- Elizabeth David CBE (born Elizabeth Gwynne, 26 December 1913 – 22 May 1992) was a British cookery writer who, in the mid-20th century, strongly influenced the revitalisation of the art of home cookery with articles and books about European cuisines and traditional British dishes. Her prose style was at once imperious, informative, passionate and above all evocative. Her books have truly inspired generations to step into the kitchen heat and find that passion for themselves. She wrote in Vogue in 1960 after visiting Cavaillon, in Provence, on market day. "Here you can buy everything for a picnic lunch beautiful sprawling ripe tomatoes, a Banon cheese wrapped in chestnut leaves, Arles sausages, pate, black olives, butter cut from a towering monolith". David opened a kitchen utensil shop with friends (with whom she later, inevitably, fell out) at 64 Bourne St, London SW1, selling the artisan cooking pots and equipment she loved and that everyone else later copied. Its launch in 1965 was headline news. She was responsible for Le Creuset introducing its traditional orange coloured cast-iron pans in blue - inspired by the colour of her Gauloise cigarette packet. These four booklets were published at various dates during the 60's and 70's and sold at Bourne St. The shop continued to trade under her name after she left it in 1973. Also at the same time, working with the food photographer Anthony Denney, she changed the way recipes were presented in magazines. No studio shots of mashed potato masquerading as ice-cream as was the practice then; the photographs are simply of what she had cooked. Her life was remarkable and her legacy astonishing. Her brilliant writing was the outcome of racketing around the Mediterranean, travelling, drinking and eating alone in Italy, and holing herself up in Ross-on-Wye with another man while her husband was in India. By all accounts she could be disagreeable, but that shouldn't put anyone off her books. And now that we know how extraordinarily racy her life was there's even more reason not to forget her.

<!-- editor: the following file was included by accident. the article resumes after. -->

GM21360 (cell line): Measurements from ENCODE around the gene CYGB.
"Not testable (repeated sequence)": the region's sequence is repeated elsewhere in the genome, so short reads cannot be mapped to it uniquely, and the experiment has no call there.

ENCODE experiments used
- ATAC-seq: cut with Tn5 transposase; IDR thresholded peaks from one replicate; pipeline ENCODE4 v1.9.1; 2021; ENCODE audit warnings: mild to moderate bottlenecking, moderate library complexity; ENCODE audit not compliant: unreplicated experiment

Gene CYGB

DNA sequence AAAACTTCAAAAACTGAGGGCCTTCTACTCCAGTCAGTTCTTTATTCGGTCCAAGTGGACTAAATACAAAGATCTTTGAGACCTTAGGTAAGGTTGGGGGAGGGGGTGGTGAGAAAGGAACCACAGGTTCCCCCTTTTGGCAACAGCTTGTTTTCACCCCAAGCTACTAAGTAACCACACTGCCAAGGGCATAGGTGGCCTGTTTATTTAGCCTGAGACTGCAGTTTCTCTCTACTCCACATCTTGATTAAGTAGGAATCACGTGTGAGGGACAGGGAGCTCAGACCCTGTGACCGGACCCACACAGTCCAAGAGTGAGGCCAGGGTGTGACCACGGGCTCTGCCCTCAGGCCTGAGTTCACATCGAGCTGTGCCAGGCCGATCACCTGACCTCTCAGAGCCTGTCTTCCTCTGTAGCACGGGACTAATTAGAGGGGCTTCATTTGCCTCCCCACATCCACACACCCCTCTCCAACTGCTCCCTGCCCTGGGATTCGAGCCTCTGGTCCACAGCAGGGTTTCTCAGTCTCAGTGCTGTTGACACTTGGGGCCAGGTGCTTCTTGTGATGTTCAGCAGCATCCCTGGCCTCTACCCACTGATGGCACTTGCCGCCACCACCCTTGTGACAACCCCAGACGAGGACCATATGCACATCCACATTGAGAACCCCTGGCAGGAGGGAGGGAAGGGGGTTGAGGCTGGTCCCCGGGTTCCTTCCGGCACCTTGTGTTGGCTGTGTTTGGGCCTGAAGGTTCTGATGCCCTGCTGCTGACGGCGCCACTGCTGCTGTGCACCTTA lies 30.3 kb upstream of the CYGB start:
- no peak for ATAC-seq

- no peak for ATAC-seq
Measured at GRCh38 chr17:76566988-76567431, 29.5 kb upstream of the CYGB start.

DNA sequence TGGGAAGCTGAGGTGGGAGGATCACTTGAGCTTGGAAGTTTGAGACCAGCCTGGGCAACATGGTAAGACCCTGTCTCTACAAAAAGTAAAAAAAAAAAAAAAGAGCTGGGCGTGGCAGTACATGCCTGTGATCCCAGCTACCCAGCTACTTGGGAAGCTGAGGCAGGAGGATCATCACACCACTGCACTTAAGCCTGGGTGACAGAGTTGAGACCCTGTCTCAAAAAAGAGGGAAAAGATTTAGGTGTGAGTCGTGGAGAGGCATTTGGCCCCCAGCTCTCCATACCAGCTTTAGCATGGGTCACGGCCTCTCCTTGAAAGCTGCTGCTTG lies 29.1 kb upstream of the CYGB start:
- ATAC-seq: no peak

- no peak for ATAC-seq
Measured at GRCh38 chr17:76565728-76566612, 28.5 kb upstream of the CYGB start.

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Information

Ephemera category
ref number: 11172

David.   Elizabeth     - An association copy; from the library of Helen Morris
Spices, Salt and Aromatics in the English Kitchen
ELIZABETH DAVID Spices, Salt and Aromatics in the English Kitchen *** ENGLISH COOKING ANCIENT AND MODERN VOLUME 1 *** PENGUIN BOOKS (with the small penguin emblem in a 1cm oval border)
FIRST EDITION. 1970. Soft cover - as new. 1pp Small biography of E.D. with the signature of the author Helen Morris. [1] Title page. 1pp Dedication 'For Renee' 5-6 Contents. 7-14 Preface. 15-20 Introduction by E.D. 21-262. 263-264 Acknowledgements. 265-279 Index. [1] In excellent condition; as new. A very scarce book and rare with Morris's signature.